The daily Nebraskan. ([Lincoln, Neb.) 1901-current, April 13, 1912, Image 1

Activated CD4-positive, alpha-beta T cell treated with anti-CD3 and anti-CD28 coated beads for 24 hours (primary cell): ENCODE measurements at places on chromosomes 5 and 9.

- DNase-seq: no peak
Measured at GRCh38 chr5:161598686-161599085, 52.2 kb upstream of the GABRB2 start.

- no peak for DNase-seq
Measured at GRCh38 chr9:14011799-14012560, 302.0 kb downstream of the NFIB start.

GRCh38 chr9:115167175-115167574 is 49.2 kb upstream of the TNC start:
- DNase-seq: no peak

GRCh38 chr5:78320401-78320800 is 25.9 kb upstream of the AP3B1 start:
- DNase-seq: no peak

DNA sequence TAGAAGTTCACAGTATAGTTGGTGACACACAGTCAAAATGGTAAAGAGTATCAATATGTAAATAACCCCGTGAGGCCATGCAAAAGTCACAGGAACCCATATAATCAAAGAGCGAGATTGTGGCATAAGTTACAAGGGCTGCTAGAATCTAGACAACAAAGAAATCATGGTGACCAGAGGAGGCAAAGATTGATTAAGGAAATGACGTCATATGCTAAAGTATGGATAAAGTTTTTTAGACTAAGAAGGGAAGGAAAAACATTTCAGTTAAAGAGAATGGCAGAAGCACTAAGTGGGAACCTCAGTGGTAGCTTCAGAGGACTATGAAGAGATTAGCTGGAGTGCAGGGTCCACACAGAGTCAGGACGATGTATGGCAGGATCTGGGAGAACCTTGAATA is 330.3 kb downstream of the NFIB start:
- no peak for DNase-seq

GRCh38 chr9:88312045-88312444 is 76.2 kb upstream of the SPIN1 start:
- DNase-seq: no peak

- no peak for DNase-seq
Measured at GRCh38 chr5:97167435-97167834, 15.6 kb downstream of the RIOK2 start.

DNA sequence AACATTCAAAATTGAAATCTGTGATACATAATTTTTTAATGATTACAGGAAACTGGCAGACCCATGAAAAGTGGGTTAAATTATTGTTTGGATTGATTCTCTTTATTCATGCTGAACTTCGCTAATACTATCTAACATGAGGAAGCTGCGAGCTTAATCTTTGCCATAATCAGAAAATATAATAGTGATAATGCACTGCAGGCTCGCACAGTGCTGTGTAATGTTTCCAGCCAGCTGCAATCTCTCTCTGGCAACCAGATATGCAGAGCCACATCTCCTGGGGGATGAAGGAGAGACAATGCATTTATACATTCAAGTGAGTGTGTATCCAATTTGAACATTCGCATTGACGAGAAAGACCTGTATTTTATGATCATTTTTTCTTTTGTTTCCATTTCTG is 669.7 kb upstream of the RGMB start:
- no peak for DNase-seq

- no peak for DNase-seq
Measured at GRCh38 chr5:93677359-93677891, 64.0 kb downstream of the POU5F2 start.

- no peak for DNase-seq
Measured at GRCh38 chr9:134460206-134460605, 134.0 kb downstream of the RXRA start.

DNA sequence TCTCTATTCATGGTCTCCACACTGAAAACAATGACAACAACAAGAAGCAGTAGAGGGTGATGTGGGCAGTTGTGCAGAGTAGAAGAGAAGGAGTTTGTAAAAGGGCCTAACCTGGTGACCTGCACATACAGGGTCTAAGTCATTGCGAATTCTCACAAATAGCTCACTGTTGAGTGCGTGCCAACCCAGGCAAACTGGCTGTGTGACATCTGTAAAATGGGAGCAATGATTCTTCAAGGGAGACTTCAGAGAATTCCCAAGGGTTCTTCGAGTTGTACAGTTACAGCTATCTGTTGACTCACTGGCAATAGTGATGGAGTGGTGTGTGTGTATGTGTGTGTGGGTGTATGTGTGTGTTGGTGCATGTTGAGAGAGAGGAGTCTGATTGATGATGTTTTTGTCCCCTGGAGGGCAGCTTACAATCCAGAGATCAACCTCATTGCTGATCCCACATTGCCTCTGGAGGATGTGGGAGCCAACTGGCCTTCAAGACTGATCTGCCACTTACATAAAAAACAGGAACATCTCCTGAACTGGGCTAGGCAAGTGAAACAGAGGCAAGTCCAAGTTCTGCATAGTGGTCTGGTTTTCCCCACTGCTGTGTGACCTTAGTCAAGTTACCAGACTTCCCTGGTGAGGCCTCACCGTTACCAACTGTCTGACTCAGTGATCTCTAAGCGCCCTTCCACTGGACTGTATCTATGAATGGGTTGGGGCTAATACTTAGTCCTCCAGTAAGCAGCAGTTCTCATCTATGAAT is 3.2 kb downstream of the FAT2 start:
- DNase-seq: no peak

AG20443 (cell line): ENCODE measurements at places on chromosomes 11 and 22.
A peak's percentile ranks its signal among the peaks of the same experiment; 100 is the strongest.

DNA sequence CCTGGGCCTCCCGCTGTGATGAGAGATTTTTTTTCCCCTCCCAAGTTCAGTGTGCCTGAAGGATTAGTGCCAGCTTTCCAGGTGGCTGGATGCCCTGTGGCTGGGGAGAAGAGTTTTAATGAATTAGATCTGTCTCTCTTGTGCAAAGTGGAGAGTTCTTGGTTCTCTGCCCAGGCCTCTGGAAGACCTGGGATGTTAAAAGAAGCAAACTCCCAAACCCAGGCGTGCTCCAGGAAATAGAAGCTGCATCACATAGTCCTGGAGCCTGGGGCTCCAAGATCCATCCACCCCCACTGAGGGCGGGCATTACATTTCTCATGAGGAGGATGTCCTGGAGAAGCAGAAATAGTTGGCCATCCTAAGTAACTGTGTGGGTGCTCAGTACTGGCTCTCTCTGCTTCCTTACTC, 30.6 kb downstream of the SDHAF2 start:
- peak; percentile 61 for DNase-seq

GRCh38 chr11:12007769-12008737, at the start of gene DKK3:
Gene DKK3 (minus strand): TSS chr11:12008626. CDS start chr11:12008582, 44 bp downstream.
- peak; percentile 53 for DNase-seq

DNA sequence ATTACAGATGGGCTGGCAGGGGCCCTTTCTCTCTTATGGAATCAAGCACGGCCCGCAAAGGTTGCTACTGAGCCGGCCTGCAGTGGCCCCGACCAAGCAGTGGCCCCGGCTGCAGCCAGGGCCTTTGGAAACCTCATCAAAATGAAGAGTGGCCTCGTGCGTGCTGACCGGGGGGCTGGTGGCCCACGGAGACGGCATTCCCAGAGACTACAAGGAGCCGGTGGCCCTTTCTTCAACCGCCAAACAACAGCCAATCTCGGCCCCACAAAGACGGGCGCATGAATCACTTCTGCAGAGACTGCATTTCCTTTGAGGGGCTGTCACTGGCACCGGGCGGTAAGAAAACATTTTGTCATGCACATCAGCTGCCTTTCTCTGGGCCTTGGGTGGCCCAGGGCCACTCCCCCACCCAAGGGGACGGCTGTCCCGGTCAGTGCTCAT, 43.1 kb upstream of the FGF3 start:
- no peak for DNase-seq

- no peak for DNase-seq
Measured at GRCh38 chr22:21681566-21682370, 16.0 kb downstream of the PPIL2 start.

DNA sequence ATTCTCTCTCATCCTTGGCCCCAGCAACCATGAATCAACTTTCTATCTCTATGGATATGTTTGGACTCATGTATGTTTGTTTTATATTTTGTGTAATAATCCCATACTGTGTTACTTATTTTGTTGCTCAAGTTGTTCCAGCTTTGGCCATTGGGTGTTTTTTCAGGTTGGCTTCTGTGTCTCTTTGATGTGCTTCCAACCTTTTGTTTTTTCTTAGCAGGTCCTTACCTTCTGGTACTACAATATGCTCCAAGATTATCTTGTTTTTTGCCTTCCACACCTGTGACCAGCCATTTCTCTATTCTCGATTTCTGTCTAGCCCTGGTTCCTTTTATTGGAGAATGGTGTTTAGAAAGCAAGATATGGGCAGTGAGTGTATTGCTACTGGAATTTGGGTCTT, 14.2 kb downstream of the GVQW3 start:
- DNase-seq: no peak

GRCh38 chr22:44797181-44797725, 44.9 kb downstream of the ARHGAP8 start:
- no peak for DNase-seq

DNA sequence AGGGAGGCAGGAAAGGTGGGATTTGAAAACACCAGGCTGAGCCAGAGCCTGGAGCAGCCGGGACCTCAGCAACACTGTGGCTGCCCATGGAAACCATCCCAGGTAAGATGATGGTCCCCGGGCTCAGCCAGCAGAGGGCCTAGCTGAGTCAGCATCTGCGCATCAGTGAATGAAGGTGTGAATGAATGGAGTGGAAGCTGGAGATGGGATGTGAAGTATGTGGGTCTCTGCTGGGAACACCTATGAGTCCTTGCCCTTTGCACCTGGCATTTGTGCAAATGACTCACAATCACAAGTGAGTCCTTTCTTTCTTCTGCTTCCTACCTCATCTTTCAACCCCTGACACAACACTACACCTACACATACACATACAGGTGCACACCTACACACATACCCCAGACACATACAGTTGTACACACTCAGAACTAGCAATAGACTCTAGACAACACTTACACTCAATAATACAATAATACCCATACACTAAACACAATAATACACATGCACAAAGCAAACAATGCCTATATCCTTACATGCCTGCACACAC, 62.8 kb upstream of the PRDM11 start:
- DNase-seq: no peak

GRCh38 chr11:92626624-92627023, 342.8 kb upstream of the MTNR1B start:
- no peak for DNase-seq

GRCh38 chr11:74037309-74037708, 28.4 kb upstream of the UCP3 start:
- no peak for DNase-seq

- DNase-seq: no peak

Hhc S)ail IFlebraskan VOL. XI. NO. 122. UNIVERSITY OF NEBRASKA, LINCOLN, SATURDAY APRIL 13, 1912. Price 5 Cents p - IIQP CHAIRMAN PLANS SURPRISE FOR DANCERS BUT HE REFU8ES TO DIVULGE DETAIL8 RIGHT NOW. IS TO IE ENTIRELY NOVEL AEEAIR Real Moonlight Is Promised and Is Backed Up by Consent of Uni versity Authorities. The chairman of one of the claBS hops Is preparing a surprise for the University lovers of the terpischoroan art. He plans to present a dance un der absolutely unusual circumstances and in a place hitherto unthought of this year, a spot where one may dance or find other equally congenial and diverting pastime. Ho is unwilling to announce the details of his proposi tion as yet, as the date he has se lected is a considerable distance In the future. However, he expects such a demand for tickets that he has hastened to establish a limit, which he says will be faithfully observed. Chairman Gives Advice. Complete plans, including date and place of the hop. will bo announced within a week or so, but the chair man in question has advised that the "fussers" would better be casting about In search of "fussees" for the dance promises to be such a novelty that the demand for dates will almost equal the demand for tickets And, by the way, this same chair man gives assurance, backed up by the promise of the University author! ties, that real moonlight danceB will 1)0 allowed, the moonlight being a foature of every dance WAR PICTURES CONTINUED. Captain Lectures on Battle of Mukden and Siege of Port Arthur. The lecture to the cadets on the Hussian-Japaneso war, which was con tinued laBt night from Wednesday night, proved even more interesting and Bpoctacular than the one preced ing it Many of the pictures were taken under the Russian fire in the Japanese trenches, and showed actual war conditions close up under and Inside the RusBlan forts. In a short talk preliminary to the lantern pictures, Captain Yates Bpoke of the causeB of the assault and the morale of the troops and losses on both sides Brought on by the deBire for revenge on the part of the Jap anese, since Port Arthur had been taken from them by the Russians, the assault and defense wore carried on for a year, without the display of any great generalship on either side. The soldiers of both armies workod under great hardships yet the discipline) was good. At the battle of Mukden, however, where 120,000 men were loBt, the Bplrit and determination of the entire siege was illustrated. This was tlio great est battle in the history of the world, lasting for ten days, with 400,000 men on each aide fighting over a battle line of ninety miles. It showed the great strain on the soldiers in modern warfare. In which hlgh-exploslvo-power shells, attacks at all times of day and night, and the strict discipline neceBBary, all combined to depict the horrors of war. TO ACT ON OIDS SOON MEETING OF REGENTS COMMIT TEE WILL BE HELD NEXT WEEK AT OMAHA. Chancellor Avery returned yoBter day from Omaha where he wont to attond a meeting of the property com mittee of the Hoard of Regents At the meeting of the Regents this com mittee was given power to act on the bidB for the medical building, and to see that they were kept well within the limit of the amount appropriated The commit too found that most of the bids exceeded the appropriation, and accordingly each bidder was re quested to make an added statement giving the amount of the bid minus certain attractive yet unnecessary features A meeting will be held a week from today in Omaha, at which the specific bids will bo acted upon, and the contract will in all probability be awarded to the best bidder at that time. FACULTY MEN IN DEMAND ABOUT A DOZEN SERVE AS JUDGES AT DEBATES IN THREE STATES. Nebraska University men are popu lar aB judges of debates. About a dozen acted In that capacity last night in Iowa. Nebraska and South Dakota Dean W. (J. HaBtings and Prof Guernsey Jones judged the Peru Kearney debate at Peru and Prof. Edwin Maxey was one of the judges at the Kearney-Peru debate at Kearney. Prof. M. M. Fogg and Prof L. E Aylesworth judged the Drake-South Dakota debate at Dob Moines, while Prof. J. E I,o Rosslgnol waa one of the Judges at Vermillion, S D., at the South Dakota-Coo debate. The rest of the assignment of judges acted in three high school debates in different parts of the state, which settled fhe championships in three dis tricts, as follows Friend-Geneva, In the Central district; Falls Clty-Au burn contest, in the Southeastern dis trict; and Mlnden-McCook, in the Southwestern district Those who wont aB judges from Lincoln in the latter are: ProfB. C E Perslnger, (J A Stephens. G. O Virtue. E. H. Wells and E 13 Conant DELTA GAMMA OFFICERS HERE Grand Editor and Treasurer Will Re main Over Sunday. Delta Gamma is entertaining two grand officers over Sunday, Miss Ethel Tukey, grand editor, and Miss Mar guerite Lake, grand treasurer. Miss Tukey is a Nebraska graduate, clasB of 1902, while Miss Lake attended Goucher Collego at Baltimore. They will attend the annual formal party of the Borority Saturday night. Big Endowment for Brown. Brown University 1b now entering on the final lap of a two-year cam paign for a $1,000,000 Increase In its endowment. The whole alumni body under the direction of its president has been organized in the work and over half of the amount is on hand. During the last two weeks the under graduates have also become enthusi astic to the extent of raising $6,000 for the fund. Ex. LAST CHANCE FOR SAVING HEAVY DEMAND FOR CORNHUSK- ERS TODAY IS EXPECTED BY MANAGEMENT. Orders for the Cornhuskor will bo taken today, but beginning Monday an extra charge of 2f cents will be made for all annuals ordered. Since this Is the last opportunity to take advantage of the present price, n heavy demand Is expected and extra help will bo maintained in the Corn hiiBker office throughout the day Something like eight hundred annualB have thuB far been ordered and the number Ib expected to roach the 1,500 mark next week Business Manager Harry Coffee re portB that many members of the fac ulty are ordering annuals, the number doing bo being greater than in former years More Interest Is being dis played by the faculty in the book tills year than formerly RALLY OPENS CONFERENCES ABOUT FOUR HUNDRED Y. W. C. A. DELEGATES ARE IN ATTENDANCE. The opening bobbIoii of the Y W C. A conference wns held Friday evening in the Temple theatre In the addresB of welcome, Chancellor Avory stated that, except for the University of Chicago, Nebraska has more women Btudents than any other American university. The addreBB of the evening was given by Rev Frank Newhall White, of Minneapolis, who spoke on "Spir ituality." About four hundred delegates, a much larger number than expected, are in attendance The chief feature of today's program will bo the ban quet to be hold this ovontng Workers' meetings will be held throughout the day. ENGINEERS TO TEST ROADS. Complete Outfit, Costing $1,300, Is Ordered for That Purpose. Tfie engineering ''materials labora tory lias ordered quite a complete out fit for road-teBting, at a cost of $1,300. By September thlB machinery will probably be In shape for testing roads throughout the state The Btate main tains no road materials laboratory, as moBt Btates do, and this fact will probably give the University labora tory plenty to do. The department will make a complete survey of the state In connection with the depart ment of geology to find .out the quality of nntive materials for road construc tion. A course In the testing of road ma terials may be started next year. This department of engineering is coming to the front, some universities, includ ing Columbia and Cornell, having al ready established departments of high way engineering. Household Arts Club Meets. The Household Arts Club met with Miss Lee and Miss Johnson at the Chi Omega house, Tuesday evening. A number of interesting discussions were given on the life, work and me morial of Mrs. Ellen Swallow Rich ards. The club decided to contribute to the memorial for Mrs. Richards, which has recently been established. DELINQOENCY COMMITTEE HITS DALL TEAM HARD ABOUT HALF OF BE8T PLAYER8 DECLARED INELIGIBLE. HURTS CHANCES AT DOAflE TODAY Pitching Staff and Outfield 8uffer Least, But Twlrlers Are Not In Good Condition. "Wanted Nine eligible men to rep resent Nebraska on the baseball team '" With about half of the entlro Bquad declared ineligible by tho delinquency committee, the Cornhuskor baseball situation has taken on "a seriouB aspect. The team was nearly demol ished and Nebraska will moot Doane today with only about half of tho men who were counted on for places on tho team Most of those Ineligible however, expect to bo able to make up their work within a week or so, but It will handicap Nebraska In Its first game Tho catching department lossos Buol and Pearson, Underwood will bo abBent from the first Back, Carr will be missed at Bhort, while the pitching staff and the outfield are tho only de partments to escape a serious blow. Existing conditions put three now men on the team, Krauso behind the bat, Schmra pitcher, nnd Groves on llrBt Flory will bo switched from second to short and either Towlo or Purdy will play Becond. Groves will take Undcrwood'a place at flrsL JuBt how this combination will work re mains to bo seen, but it may prove successful at Crete today. Men to Make-Trip. The following men will be takon on tho trip: Catchers, Towlo and Krause; pitchers. Rodman, Schmidt and Schmra; Inflolders, Groves, Purdy, Hartweli, Flory and Haskell; outfielders, Oliver, Hyde and E. Frank. The coach will perhaps use all three pitchers, because none of them is in condition to pitch a whole game. Next Wednesday the 'varsity will meet Tarklo College on tho Nebraska field and this will bo the first chanco for Nebraska fans to see the team In real action. Tarklo Is reported to have as good a team as usual, which means that It will be a fast one and, tho game will bo one worth seeing. By that time it is expected that most of the delinquents on the team will have made up their deficiencies by examinations and Nebraska will have a chanco to be represented by Its strongest team. CHI OMEGA8 GIVE FORMAL. About Seventy Couples Present at Sorority Dance. Kappa chapter of Chi Omega gave its annual formal party last evening at the Lincoln, with about seventy coupleB present. Patronesses of the affair were Mr and Mrs. T. J. Doyle, Mr. and Mrs. E. S. Steckley, Mr. and Mrs. H J. Hill, Mr. nnd Mrs. O. D. Williams, Mrs. Emma F. Baldwin, and Miss Orda Howell. Visitors to Lin coln who attended the dance were Miss Marie Daley and Mrs. George Smith.